In the latest example of a company that recently merged into a publicly traded SPAC getting hit with a post de-SPAC transaction securities suit, electric vehicle technology company XL Fleet Corp. has sustained a securities class action lawsuit that names as defendants both directors and officers of the post-merger operating company and a former officer of the SPAC. As discussed below, the new lawsuit shares several features in common with many of the recent SPAC-related lawsuit filings. A copy of the March 8, 2021 lawsuit can be found here.



XL Fleet, Corp. manufactures motor vehicle hybrid electric drive systems. Pivotal Investment Corporation II was a Special Purpose Acquisition Corporation (SPAC). Pivotal completed an IPO on July 11, 2019. XL Fleet was formed by a December 22, 2020 merger of Pivotal and XL Hybrids, Inc.


On March 3, 2021, short seller Muddy Waters published a report about XL Fleet entitled “XL Fleet Corp. (NYSE: XL): More SPAC Trash” (here). The report makes several assertions against XL Fleet; among other things, the report states that the company is “duping investors into throwing money at this company through a collection of exaggerations, half-truths, and mistruths.”


The report alleges that the company’s salespeople were “pressured to inflate their sales pipelines materially in order to mislead XL’s board and investors” and that “customer reorder rates are in reality quite low” due to “poor performance and regulatory issues.” Citing interviews with former employees, the report alleged that “at least 18 of 33 customers XL featured were inactive.” Muddy Waters also claimed that XL has “weak technology” and that XL’s announcement of future class 7-8 uplifts seem highly promotional” because the task is “too technologically complex for XL engineers to deliver on the promised timeline.” According to the subsequently filed securities class action complaint, the company’s share priced declined 13% on the trading day following the report’s publication and dropped a further 19.4% in the two following trading days.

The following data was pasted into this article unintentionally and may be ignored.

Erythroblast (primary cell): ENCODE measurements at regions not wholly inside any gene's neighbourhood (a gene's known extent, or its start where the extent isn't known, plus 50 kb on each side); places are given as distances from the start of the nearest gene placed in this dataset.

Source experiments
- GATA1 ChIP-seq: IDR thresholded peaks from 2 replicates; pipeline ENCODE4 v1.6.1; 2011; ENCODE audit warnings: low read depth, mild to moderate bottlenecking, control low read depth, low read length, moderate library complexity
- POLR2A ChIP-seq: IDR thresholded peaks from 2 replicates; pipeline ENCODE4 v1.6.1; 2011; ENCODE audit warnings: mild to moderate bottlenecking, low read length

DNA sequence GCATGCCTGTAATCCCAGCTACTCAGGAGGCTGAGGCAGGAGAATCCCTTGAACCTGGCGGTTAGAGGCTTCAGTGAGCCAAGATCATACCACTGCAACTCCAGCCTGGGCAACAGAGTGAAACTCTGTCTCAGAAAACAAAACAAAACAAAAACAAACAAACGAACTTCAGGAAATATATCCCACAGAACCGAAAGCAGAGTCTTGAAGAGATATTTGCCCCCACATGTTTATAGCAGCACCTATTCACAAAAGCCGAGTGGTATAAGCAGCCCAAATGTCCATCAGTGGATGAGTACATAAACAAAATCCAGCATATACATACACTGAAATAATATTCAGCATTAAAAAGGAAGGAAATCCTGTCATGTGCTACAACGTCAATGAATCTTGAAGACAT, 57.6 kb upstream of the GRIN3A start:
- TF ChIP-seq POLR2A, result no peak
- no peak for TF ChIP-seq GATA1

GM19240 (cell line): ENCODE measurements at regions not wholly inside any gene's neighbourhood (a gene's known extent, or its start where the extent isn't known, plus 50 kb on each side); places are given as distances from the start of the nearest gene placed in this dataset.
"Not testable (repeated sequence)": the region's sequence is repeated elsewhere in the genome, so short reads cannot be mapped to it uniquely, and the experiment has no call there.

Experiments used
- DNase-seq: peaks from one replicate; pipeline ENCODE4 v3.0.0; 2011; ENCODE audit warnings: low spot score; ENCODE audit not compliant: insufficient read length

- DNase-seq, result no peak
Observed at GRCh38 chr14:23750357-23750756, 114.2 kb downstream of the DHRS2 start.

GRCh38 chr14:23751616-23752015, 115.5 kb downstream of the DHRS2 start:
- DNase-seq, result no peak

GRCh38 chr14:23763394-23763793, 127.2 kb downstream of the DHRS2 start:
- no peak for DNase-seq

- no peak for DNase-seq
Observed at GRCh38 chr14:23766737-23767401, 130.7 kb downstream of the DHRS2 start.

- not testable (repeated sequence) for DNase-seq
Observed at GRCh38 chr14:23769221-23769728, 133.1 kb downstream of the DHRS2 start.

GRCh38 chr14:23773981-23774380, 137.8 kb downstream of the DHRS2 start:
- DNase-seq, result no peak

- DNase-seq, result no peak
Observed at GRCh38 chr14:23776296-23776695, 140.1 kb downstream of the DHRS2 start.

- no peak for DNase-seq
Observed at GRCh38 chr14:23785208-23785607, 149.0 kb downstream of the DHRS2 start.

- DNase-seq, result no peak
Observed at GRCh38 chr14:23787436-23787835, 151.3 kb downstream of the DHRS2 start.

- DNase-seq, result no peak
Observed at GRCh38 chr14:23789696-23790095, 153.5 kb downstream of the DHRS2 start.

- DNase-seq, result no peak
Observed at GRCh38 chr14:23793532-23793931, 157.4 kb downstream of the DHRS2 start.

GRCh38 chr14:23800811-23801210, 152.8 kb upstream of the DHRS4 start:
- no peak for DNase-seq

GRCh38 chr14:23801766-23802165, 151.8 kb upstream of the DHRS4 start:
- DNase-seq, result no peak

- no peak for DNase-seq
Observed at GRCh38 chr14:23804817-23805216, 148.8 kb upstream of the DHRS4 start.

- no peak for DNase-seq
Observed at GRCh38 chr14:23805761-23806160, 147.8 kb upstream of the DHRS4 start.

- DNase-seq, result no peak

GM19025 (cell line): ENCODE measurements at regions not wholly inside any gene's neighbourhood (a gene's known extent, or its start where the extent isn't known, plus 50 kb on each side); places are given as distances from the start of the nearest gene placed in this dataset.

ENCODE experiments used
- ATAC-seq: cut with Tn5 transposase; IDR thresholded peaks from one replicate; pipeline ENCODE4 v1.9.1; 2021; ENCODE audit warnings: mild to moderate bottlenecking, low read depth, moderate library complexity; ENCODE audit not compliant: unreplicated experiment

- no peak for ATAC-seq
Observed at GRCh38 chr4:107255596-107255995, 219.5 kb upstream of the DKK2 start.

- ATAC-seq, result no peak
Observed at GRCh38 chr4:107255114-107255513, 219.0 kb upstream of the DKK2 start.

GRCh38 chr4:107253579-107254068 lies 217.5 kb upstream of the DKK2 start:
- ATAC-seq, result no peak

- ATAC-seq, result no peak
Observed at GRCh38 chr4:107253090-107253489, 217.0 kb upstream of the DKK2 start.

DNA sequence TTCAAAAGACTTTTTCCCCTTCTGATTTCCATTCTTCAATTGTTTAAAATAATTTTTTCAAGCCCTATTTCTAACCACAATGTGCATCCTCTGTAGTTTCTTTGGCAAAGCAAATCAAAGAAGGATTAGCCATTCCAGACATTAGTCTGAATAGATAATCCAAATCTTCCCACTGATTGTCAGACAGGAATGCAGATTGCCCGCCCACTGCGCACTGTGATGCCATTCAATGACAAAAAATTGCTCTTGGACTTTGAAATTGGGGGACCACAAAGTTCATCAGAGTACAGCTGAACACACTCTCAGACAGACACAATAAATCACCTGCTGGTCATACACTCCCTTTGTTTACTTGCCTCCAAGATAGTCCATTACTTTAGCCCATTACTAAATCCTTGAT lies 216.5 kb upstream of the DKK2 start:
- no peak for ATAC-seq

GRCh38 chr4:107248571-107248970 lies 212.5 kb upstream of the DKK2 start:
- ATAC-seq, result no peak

The Lawsuit

On March 8, 2021, a plaintiff shareholder filed a securities class action lawsuit against XL Fleet Corp. and certain of its directors and officers in the Southern District of New York. The complaint names as individual defendants Thomas J. Hynes III, XL Fleet’s President, and the founder of XL Hybrids; Dimitri Kazarinoff, XL Fleet’s CEO, who had been CEO of XL Hybrids prior to the merger; and Jonathan J. Ledecky, Chairman and CEO of Pivotal.


The complaint purports to be filed on behalf of a class of investors who purchased XL Fleet securities between October 2, 2020 (the date Pivotal filed its registration statement on Form S-4 seeking shareholder approval of the merger) and March 2, 2021.


The complaint extensively quotes from the financial information of XL Hybrids that appeared in Pivotal’s Form S-4 filing. The complaint also quotes from XL’s pre-merger press releases. The complaint alleges that the various statements the complaint quotes were false and misleading and that defendants failed to disclose to investors: “(1) that XL Fleet’s salespeople were pressured to inflate their sales pipelines to boost the Company’s reported sales and backlog; (2) that at least 18 of the 33 customers that XL featured were inactive and had not placed an order since 2019; (3) that XL’s technology had been materially overstated and offered only 5% to 10% of fleet savings; (4) that XL lacks the supply chain and engineers to roll out new products on the announced timelines; and (5) that, as a result of the foregoing, Defendants’ positive statements about the Company’s business, operations and prospects were materially misleading.”


The complaint alleges that the defendants violated Sections 10(b) and 20(a) of the Securities Exchange Act of 1934. The complaint seeks to recover damages on behalf of the plaintiff class.